What is the season of ambition? I hadn’t thought about that until the last chapter of Christie Purifoy’s book, Roots and Sky: A Journey Home in Four Seasons. A case could be made for autumn, when the world revolves around the return to school. And a case could be made for spring, when fields are being planted and worried students are asking for extra credit assignments and graduates are trying to impress in new jobs.
But I think summer is the season of ambition: crops ripening, weeds filling in the gaps, vacations and summer reading and all the things both we and the earth strive to stuff into these days of long light.
“My plans for a day are always bigger than a day itself. I never have learned to write a to-do list that exactly fits a 24-hour slice of life,” Christie writes. Same here. Likewise, plans for a weekend, a year, a life.
Let’s pause and listen to Christie talking about ambition, and summer, and gold star stickers for accomplishment, in the book’s last chapter, “All the Loose Ends in the Sky.” Playing time is 8:41.
It bears repeating:
There is no gold star when I entice my children to eat their vegetables. No gold star when I remember to sweep the kitchen floor. Yet Paul told Jesus’ first followers that humble lives, emptied of selfish ambition, would shine ‘like stars in the sky.’ And he gave them this surprising charge: ‘Make it your ambition to lead a quiet life.’
I no longer remember what I thought of Paul’s strange words before I came to Maplehurst. But for twelve months I have witnessed the glory of a quiet life. I am beginning to understand what it might mean to be ambitious for quietness rather than accomplishment. I still do not live this quietness every day, but I am sure it is the thing most worthy of my ambition. The quiet life shares the good news loudest, perhaps because only the quiet life is first able to hear the good news. (p. 200)
It’s probably worth noting that while ambition now means determination, hard work, generally toward a career goal, and generally something admired, historically it has had very different meanings, generally pejorative—seeking flattery, a thirst (unquenchable, no doubt) for popularity. Its Latin root means to go around canvassing for votes.
Here I want to thank you, readers, for being patient as we skipped a couple of weeks in this book club while events of personal life drew me away. Because of that, we happen to be wrapping up this book club on a day when Christie and I and many other writers are gathering for a biennial festival of writing and publishing. Whether we are keenly or dimly aware of what form it takes, we are all motivated in part by ambition.
So I’m going to dial back my ambition to pose questions, and instead let Christie ask some. Here are some of the passages that stand out in neon for me, the ones that give voice to my own deep questions, whether they’re in the form of a question or not. Use any of these as a springboard into your own thoughts, about ambition, or love, or summer, or friendship, or tomatoes, or art, or place.
1. “I sometimes think that every good gift I’ve been given has its roots in emptiness” (p. 161).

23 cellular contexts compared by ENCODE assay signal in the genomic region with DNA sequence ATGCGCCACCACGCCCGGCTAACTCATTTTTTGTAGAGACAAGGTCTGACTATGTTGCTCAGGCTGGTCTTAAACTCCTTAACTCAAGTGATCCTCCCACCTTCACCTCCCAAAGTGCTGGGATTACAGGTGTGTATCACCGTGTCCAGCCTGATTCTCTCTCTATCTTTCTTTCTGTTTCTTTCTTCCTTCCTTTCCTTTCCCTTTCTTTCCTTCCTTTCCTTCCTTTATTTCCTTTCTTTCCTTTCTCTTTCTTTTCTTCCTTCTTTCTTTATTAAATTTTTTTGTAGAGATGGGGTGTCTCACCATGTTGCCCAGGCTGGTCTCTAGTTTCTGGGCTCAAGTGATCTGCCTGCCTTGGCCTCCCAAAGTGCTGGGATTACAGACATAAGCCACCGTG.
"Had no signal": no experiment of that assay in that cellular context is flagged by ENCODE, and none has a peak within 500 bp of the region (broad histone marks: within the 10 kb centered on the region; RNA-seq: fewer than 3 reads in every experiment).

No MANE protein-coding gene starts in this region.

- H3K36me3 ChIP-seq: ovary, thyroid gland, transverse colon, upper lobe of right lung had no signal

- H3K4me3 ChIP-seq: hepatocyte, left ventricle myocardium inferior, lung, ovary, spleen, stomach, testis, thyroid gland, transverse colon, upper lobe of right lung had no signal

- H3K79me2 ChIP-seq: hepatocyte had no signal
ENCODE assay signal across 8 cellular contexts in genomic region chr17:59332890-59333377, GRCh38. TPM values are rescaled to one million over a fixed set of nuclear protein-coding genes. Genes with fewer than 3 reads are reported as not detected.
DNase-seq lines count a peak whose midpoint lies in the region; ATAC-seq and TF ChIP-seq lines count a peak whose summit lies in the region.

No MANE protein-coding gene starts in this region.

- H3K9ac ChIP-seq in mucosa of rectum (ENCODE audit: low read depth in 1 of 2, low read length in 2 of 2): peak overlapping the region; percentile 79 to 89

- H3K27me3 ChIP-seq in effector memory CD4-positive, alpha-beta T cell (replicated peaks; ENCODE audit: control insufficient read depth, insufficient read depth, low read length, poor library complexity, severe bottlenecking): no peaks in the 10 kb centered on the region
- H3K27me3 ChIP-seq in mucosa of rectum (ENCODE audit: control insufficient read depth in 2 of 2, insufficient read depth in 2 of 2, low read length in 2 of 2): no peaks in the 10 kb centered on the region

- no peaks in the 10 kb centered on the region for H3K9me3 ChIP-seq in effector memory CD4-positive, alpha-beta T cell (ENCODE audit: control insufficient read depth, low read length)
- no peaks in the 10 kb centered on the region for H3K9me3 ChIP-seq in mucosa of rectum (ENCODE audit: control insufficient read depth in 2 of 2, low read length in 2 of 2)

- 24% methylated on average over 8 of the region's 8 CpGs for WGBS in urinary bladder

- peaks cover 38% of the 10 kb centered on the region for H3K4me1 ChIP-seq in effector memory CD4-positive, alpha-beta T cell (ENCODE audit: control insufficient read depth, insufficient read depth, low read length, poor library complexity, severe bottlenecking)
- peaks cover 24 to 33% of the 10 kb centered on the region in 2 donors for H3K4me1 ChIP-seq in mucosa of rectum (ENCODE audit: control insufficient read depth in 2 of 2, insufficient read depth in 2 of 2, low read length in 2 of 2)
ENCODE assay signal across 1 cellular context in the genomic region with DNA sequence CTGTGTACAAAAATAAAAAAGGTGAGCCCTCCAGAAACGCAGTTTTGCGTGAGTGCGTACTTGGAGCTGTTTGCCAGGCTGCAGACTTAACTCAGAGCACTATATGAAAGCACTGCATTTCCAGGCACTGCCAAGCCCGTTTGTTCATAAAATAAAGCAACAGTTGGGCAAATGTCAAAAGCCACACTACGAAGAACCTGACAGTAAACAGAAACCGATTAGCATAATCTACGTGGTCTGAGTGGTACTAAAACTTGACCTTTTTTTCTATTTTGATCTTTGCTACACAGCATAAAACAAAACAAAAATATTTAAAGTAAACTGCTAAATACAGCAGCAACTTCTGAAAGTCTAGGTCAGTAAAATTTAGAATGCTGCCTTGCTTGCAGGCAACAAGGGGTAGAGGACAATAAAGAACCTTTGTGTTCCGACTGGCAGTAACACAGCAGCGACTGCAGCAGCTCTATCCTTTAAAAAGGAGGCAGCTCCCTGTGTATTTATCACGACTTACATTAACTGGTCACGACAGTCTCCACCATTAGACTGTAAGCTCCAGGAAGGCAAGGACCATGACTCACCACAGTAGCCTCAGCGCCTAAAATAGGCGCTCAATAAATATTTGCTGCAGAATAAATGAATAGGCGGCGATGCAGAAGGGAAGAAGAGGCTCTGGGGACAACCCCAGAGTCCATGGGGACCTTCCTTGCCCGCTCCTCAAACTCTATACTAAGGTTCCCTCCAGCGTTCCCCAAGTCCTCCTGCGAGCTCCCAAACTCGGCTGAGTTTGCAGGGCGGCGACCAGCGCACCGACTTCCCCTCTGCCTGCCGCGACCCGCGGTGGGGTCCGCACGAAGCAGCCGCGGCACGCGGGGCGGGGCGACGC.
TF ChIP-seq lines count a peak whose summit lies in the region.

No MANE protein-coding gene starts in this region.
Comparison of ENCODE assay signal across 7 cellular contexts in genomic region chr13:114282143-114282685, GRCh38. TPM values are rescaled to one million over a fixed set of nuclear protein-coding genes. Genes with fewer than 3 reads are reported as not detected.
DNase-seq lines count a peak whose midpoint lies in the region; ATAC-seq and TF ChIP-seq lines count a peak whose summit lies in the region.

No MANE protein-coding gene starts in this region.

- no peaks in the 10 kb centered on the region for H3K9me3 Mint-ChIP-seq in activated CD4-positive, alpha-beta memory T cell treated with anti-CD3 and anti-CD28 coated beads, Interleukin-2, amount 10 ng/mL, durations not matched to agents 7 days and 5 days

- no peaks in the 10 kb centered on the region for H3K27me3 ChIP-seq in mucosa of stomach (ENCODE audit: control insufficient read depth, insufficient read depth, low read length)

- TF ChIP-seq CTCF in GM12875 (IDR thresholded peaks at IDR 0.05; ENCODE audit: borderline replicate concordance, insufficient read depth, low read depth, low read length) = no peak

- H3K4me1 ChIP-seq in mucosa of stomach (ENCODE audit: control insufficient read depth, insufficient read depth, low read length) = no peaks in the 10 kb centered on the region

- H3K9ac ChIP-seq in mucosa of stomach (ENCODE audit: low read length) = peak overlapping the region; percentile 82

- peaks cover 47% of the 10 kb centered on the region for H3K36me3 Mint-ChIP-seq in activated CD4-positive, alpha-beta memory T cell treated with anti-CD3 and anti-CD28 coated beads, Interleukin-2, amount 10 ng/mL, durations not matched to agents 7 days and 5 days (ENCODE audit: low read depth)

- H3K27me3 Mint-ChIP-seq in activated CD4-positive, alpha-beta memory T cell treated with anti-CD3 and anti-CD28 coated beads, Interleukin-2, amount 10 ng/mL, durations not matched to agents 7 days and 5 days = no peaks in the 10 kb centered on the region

2. In explaining why, while there’s a perfectly good dryer, she has asked her husband to install a clothesline, when he’s already working hard on building a sturdy wooden fence instead of choosing the ease of viny: “I wouldn’t complain at all if there were less laundry to do, and yet I am not that interested in doing the job more efficiently. Instead, I want to do it more beautifully. Which is another way of saying, I want to do it with more love. … Love doesn’t tick boxes on a to-do list in order to live its real life on vacation somewhere else. Love pours itself out, right where it is. Love does things right, does them well, takes care. Of course, I am speaking of fences as well as of children and neighbors. I am speaking of laundry, and I am speaking about all of life” (pp. 169-70).
3. “We imagine we are cultivating food or friendship or beauty. But we are, in all of these ways, cultivating God’s glory in our midst” (p. 166).
4. “Some days I feel small. On other days, my world feels small. Neither feeling is true” (p. 184).
5. “Where does art come from? Like so many of the very best things in this world, its roots spread through emptiness and brokenness. Are begins when someone recognizes that things are not as they should be. Our art is born in the ache between death and resurrection, and we make art in the empty hours between Friday and Sunday. Whether we speak of poems or paintings or places, all art acknowledges an absence and dreams of something other, something more. Art is the material form of hope” (p. 189).
6. “Ours is a waiting world. But what will we grow in the emptiness? What will we cultivate with the moments and resources given to us? I want to grow a living hope. Something as vivid and alive as a bed of flowers. I want to create something that shows the way” (p. 190).
7. “We are more like trees than birds. The meaning of our lives can only be discovered in our roots. What ties us to the ground and where? How are we bound to other people? Hardly less important is the question weighing heaviest on my mind right now: What should I make for dinner?” (p. 192).
Well, on second thought, I’ll ask this final question, based on a belief I have about the possibilities and power of every good book: How has this one changed you?
Thanks for reading along with us, and for your voices in the comments. Peace.